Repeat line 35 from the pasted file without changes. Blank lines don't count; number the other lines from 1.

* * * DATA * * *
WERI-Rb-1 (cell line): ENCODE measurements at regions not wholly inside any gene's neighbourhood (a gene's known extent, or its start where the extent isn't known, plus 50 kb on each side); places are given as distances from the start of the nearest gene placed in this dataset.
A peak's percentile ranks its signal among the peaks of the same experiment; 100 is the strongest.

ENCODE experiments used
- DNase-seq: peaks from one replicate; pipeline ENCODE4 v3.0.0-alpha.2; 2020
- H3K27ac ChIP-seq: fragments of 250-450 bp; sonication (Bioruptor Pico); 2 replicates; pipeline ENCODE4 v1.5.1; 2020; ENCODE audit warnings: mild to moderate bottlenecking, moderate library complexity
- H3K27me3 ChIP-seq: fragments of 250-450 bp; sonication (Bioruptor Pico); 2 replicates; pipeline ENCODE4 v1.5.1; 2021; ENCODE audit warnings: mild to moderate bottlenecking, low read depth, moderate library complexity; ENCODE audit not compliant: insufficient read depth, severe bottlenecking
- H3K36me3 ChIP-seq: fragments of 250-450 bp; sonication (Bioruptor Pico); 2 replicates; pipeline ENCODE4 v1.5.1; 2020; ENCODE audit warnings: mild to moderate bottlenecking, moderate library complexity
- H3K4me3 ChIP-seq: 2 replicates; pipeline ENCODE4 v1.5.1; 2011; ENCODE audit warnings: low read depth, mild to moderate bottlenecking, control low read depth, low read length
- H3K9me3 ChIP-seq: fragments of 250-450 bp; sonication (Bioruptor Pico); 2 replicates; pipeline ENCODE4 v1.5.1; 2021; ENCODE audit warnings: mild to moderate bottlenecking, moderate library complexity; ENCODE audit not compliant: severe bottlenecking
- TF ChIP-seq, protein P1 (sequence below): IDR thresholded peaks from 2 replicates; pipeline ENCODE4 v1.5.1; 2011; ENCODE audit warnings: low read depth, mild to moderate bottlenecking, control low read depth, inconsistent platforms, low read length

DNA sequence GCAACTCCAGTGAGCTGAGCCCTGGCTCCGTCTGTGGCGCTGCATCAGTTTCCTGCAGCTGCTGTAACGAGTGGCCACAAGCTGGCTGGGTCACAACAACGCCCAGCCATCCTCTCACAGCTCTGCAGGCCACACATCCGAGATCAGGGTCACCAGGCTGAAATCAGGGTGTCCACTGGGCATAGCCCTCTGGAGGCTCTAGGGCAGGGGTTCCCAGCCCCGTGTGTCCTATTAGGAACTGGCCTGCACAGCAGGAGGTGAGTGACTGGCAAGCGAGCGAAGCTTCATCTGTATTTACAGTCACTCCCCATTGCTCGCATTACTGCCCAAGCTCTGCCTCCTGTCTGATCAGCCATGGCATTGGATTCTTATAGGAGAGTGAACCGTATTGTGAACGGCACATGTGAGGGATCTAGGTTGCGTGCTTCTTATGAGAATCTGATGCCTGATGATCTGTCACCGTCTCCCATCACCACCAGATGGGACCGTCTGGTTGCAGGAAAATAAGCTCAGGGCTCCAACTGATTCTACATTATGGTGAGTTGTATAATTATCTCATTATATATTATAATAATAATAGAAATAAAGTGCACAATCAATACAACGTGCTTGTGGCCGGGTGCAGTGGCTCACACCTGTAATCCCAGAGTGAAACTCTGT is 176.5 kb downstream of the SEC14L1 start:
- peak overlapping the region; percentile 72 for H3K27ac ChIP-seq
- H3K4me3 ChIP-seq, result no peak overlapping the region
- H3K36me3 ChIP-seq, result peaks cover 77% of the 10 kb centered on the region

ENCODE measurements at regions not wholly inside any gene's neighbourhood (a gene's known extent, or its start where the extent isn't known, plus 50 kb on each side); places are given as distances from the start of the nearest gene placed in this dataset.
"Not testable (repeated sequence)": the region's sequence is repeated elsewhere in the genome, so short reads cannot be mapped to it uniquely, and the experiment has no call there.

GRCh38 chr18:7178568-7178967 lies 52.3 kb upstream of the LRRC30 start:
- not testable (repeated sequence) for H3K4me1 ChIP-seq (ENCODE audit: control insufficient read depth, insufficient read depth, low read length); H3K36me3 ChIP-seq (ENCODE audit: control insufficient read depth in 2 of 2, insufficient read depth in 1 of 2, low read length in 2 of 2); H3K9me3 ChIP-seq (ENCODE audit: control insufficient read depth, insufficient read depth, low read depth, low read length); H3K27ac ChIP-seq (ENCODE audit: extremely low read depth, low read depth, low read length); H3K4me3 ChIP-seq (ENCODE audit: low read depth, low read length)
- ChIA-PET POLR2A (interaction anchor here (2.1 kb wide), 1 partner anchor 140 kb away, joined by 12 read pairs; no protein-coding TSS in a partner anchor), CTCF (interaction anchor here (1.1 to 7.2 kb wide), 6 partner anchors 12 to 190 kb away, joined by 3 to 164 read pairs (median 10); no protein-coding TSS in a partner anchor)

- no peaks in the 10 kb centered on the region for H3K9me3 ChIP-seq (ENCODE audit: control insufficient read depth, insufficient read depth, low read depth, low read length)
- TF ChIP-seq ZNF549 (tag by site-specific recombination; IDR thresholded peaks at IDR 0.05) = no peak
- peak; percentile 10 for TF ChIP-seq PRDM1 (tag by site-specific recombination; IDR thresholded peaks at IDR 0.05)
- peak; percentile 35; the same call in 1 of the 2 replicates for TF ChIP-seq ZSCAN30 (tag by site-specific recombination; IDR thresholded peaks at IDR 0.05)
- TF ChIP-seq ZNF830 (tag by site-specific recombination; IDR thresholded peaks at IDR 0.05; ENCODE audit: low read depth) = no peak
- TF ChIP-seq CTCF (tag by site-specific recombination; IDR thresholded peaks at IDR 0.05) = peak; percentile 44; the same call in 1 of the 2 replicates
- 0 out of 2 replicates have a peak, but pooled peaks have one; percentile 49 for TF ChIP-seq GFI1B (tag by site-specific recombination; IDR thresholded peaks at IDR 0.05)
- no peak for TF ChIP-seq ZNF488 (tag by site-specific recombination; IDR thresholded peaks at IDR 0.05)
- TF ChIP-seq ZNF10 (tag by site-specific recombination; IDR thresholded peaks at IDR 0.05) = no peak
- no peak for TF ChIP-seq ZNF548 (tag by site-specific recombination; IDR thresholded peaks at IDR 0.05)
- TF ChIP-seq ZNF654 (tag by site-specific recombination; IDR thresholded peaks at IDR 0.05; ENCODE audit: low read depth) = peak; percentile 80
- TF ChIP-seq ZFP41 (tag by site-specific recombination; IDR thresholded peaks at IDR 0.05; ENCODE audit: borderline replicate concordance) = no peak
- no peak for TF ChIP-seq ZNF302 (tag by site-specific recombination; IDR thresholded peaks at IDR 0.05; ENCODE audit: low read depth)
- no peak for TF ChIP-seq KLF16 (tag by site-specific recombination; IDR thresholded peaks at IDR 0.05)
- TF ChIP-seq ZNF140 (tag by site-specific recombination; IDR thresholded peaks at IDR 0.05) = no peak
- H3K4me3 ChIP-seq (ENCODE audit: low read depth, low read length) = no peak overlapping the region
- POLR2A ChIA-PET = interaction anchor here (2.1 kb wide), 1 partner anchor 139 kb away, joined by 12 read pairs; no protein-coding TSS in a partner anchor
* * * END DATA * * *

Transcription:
- H3K4me3 ChIP-seq (ENCODE audit: low read depth, low read length) = no peak overlapping the region